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Monday, Dec 06, 2021
Outlook.com
Outlook.com
Opinion

Our Real Enemies Are Abroad?

Developed countries make Indians fight with each other on caste and communal lines, operating through their agents, which include many of the political parties in India.

Our Real Enemies Are Abroad?
| File - AP Photo
Our Real Enemies Are Abroad?
outlookindia.com
-0001-11-30T00:00:00+05:53

Everything seems to be going topsy turvy in India. The state institutions (Parliament,Executive, Judiciary) seem to have become hollow and empty shells, while the economic crisis is building up (unemployment, price rise, malnourishment, etc).

Ban-politics, intolerance, etc are being promoted by certain vested interests, caste agitations like the Patel agitation, killings of dalits, as in Faridabad, are going on, and the situation is very turbulent. What is really going on?

On the face of it, it seems that political parties are fighting for political power by polarising society and appealing to their caste and religious vote banks. But in my opinion that is only a superficial understanding. There are much stronger undercurrents which need to be understood.

India today is potentially a super power, like China. India today is not the India of 1947. As long as we were under British rule we were not allowed to industrialise, and the British policy was to keep us backward and feudal, because if we industrialised we would become a big rival to British industry. So only some light industries like textile and plantation industries were allowed, and many of these, too, were under British owners. We were not allowed to set up a heavy industrial base with iron and steel mills, etc. Upto 1947 we had very few industries and very few engineers.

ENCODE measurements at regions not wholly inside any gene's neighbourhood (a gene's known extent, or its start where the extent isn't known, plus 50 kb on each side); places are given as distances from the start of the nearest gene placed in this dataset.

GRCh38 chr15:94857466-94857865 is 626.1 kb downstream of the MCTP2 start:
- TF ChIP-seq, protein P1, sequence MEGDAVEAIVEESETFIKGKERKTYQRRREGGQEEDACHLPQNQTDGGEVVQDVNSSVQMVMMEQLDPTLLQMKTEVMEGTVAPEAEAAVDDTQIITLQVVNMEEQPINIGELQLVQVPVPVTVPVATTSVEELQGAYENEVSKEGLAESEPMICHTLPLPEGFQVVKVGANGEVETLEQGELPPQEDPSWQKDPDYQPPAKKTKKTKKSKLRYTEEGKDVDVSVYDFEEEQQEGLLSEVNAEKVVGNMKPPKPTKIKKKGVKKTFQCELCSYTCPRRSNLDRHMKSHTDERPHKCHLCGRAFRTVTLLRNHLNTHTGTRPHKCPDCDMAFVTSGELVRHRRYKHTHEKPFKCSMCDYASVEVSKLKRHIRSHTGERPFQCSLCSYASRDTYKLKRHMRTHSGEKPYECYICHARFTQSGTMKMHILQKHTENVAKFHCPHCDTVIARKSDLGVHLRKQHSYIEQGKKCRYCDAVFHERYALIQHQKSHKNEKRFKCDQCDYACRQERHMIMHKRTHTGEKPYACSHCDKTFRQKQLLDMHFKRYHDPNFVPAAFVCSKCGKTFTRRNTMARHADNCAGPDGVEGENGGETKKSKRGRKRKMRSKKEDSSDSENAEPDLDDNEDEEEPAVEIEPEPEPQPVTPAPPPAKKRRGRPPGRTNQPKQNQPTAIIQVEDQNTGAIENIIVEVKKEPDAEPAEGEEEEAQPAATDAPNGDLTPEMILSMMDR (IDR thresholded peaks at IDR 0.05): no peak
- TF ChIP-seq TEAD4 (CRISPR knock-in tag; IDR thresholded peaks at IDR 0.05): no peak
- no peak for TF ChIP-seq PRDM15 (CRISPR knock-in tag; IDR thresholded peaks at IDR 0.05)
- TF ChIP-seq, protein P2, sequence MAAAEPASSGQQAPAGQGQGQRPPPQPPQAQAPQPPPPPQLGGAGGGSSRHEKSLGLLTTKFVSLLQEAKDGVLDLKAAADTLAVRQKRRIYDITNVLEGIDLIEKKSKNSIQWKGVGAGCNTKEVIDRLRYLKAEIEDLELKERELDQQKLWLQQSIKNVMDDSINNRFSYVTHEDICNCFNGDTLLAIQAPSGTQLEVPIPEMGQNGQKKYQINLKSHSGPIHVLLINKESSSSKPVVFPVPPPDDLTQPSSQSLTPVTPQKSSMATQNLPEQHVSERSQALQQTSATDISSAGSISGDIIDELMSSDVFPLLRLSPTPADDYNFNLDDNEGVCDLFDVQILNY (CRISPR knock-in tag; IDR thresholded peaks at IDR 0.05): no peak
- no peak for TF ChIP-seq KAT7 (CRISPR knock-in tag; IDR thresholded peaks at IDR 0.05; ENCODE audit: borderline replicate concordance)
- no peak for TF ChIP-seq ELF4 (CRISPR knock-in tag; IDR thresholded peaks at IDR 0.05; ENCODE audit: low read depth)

This situation drastically changed after independence, when a heavy industrial base was built in India and many engineering colleges like IITs were set up. Consequently today we have a huge pool of engineers, managers, scientists, etc. and with our huge natural resources we can soon become a modern industrial power if correct policies are pursued.

The problem for the developed countries, however, will be that if India becomes another China , the industries of developed countries will find it difficult to face our competition.

China had a revolution in 1949, and the leaders who came to power rapidly industrialised China . They set up a massive industrial base which coupled with their cheap labour (cheap as compared to Western labour) enabled the Chinese to capture much of the market in consumer goods in Western countries. Many of the supermarkets in Western countries are flooded with Chinese goods, which often sell at less than half the price of goods made by Western manufacturers (because the Chinese labour is much cheaper).

The cost of labour is a big chunk of the total cost of production, and so if the cost of labour is less one can sell at a cheaper price, and thus undersell one's business rival. Indian labour is even cheaper than Chinese labour, and so if we become a highly industrialised country, of which we today have all the potential, the Western economies, which are already reeling under a prolonged recession, will suffer a massive setback.

So what do the developed countries do to prevent this? They make Indians fight with each other on caste and communal lines, operating through their agents, which include many of the political parties in India. Partition of India in 1947 was also part of this design.

So our real enemies are abroad, not inside India. Unless we understand this we will never know what is really going on. 


Markandey Katju is a former Supreme Court Judge.

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